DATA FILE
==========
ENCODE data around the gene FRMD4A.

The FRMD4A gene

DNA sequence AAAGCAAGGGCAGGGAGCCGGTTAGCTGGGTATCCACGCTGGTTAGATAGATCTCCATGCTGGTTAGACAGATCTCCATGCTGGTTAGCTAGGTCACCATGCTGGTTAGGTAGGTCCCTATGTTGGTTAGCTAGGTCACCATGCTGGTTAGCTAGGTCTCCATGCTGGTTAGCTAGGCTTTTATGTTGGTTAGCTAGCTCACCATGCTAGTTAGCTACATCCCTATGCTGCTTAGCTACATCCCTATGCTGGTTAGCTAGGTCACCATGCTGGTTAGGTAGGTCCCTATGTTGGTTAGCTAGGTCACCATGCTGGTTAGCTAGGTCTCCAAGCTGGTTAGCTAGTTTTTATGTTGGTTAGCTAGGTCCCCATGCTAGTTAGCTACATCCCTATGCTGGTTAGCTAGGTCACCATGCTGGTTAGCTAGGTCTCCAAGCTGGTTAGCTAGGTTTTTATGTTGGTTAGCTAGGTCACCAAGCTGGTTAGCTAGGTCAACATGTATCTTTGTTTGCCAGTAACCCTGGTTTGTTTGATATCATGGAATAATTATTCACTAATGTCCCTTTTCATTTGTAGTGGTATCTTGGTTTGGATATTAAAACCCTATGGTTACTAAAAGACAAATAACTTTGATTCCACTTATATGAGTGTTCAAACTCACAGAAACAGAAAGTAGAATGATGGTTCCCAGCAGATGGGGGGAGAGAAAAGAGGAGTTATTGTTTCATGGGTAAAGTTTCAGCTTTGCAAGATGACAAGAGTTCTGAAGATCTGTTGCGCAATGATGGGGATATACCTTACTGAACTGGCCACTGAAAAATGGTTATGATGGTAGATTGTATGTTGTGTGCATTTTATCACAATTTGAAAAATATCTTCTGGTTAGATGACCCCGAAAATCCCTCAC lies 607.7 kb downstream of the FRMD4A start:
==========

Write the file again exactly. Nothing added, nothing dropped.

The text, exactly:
ENCODE data around the gene FRMD4A.

The FRMD4A gene

DNA sequence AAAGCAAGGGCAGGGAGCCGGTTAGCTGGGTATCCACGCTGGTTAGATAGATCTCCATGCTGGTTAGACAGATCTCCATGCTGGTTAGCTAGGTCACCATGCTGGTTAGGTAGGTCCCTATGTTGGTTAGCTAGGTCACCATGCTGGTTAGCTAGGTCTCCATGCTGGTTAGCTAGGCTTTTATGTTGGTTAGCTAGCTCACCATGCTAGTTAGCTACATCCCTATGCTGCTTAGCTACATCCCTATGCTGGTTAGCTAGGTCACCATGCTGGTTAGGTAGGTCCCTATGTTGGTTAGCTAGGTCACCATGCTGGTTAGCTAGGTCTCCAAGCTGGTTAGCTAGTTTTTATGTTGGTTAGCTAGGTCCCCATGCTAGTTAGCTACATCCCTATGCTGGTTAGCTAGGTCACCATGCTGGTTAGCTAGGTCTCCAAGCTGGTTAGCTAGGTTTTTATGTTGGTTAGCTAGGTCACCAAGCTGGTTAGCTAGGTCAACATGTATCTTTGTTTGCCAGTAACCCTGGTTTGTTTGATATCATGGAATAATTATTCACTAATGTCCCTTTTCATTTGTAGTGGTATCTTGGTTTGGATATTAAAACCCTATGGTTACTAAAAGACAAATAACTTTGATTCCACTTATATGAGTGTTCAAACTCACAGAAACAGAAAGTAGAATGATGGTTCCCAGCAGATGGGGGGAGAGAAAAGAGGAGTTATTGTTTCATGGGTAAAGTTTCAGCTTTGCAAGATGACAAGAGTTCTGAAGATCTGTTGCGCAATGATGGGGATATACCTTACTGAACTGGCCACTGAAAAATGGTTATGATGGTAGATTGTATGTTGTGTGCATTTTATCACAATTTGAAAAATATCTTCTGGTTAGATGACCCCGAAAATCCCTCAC lies 607.7 kb downstream of the FRMD4A start: